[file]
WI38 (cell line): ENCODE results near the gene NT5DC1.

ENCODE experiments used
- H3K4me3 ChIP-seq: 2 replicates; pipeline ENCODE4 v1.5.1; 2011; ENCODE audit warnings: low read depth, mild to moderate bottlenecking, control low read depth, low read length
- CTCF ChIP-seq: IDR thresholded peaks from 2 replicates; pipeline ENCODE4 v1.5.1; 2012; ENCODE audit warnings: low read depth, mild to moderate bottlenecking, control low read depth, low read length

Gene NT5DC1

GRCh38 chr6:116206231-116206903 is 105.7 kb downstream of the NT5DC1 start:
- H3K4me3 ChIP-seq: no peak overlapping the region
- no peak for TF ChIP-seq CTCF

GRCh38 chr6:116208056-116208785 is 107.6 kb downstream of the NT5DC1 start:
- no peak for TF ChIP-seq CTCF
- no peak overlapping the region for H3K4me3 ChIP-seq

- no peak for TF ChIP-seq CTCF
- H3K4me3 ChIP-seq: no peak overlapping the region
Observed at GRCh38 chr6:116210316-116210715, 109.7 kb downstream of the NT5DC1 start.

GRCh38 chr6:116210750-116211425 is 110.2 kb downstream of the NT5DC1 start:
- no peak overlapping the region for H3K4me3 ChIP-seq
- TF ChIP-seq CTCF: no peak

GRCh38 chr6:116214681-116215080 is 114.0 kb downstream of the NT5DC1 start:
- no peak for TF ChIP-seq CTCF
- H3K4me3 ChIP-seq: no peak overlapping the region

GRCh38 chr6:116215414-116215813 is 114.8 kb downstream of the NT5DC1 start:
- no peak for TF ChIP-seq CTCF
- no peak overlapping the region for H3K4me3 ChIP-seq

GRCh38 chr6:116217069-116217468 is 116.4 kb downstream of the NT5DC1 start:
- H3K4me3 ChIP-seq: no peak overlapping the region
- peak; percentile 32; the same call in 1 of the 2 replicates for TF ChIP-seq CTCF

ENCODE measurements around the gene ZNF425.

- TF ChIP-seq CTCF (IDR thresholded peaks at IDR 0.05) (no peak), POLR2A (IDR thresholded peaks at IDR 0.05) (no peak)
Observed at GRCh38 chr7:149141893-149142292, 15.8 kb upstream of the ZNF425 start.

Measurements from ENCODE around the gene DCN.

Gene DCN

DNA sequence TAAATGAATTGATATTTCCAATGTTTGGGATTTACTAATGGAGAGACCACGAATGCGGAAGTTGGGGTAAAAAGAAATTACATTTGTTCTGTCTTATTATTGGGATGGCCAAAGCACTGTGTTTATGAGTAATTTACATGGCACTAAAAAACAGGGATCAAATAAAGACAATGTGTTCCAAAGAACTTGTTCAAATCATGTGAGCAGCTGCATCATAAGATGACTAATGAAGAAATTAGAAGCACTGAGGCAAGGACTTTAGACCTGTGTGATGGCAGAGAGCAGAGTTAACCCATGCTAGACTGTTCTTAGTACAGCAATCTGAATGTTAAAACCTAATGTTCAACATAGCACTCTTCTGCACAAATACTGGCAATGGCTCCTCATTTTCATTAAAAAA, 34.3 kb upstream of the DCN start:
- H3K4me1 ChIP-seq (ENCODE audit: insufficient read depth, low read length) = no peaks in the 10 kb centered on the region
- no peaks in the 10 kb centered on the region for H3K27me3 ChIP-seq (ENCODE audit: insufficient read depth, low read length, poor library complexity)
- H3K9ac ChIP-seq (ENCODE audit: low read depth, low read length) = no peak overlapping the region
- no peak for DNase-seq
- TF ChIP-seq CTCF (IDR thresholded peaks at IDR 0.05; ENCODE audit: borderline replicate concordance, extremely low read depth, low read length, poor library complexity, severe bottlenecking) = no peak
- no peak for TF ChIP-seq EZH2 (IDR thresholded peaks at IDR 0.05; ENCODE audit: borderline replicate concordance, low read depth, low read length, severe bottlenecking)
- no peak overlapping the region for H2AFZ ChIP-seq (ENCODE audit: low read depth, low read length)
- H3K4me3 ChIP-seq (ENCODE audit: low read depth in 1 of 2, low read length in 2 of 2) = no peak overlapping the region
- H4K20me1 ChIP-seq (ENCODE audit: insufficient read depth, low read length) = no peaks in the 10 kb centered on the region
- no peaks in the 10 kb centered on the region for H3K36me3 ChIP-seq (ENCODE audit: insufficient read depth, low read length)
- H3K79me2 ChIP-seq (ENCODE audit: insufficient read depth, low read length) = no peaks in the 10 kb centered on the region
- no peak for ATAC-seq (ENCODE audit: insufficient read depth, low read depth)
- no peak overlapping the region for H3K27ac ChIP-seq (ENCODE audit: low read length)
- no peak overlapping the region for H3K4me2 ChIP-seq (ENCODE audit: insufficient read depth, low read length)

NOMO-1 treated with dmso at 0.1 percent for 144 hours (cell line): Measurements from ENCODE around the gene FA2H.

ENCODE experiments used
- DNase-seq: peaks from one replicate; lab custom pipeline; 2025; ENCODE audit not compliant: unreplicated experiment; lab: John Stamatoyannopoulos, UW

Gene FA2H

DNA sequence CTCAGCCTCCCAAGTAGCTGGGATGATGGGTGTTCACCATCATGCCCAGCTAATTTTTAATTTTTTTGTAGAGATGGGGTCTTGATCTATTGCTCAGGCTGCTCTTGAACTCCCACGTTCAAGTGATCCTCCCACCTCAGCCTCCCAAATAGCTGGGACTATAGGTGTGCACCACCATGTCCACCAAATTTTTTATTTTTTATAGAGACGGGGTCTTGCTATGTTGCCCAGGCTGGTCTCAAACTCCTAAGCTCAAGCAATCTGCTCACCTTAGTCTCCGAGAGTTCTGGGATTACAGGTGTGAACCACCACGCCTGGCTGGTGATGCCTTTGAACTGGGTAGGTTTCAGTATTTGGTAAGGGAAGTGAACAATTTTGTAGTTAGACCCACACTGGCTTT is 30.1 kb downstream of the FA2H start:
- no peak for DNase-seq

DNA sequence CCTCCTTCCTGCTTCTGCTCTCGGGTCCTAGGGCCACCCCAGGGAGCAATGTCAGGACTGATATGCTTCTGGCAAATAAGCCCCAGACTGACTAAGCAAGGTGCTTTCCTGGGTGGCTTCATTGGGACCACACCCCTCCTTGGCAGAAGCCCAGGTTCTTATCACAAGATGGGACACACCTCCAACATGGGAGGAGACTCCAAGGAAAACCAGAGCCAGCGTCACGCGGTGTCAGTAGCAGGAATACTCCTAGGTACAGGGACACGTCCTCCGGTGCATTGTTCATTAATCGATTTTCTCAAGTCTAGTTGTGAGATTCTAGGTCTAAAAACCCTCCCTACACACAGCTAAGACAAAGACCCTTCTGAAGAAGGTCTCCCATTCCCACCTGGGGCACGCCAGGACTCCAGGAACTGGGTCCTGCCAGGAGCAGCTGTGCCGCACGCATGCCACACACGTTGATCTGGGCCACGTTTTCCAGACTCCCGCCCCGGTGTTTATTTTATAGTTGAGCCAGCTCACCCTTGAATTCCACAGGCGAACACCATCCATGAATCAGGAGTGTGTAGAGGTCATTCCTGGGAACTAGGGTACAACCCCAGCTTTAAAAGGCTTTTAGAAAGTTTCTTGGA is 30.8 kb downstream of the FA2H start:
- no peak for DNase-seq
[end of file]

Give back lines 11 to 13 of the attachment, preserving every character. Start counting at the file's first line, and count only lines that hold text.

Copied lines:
- no peak overlapping the region for H3K4me3 ChIP-seq

- no peak for TF ChIP-seq CTCF
- H3K4me3 ChIP-seq: no peak overlapping the region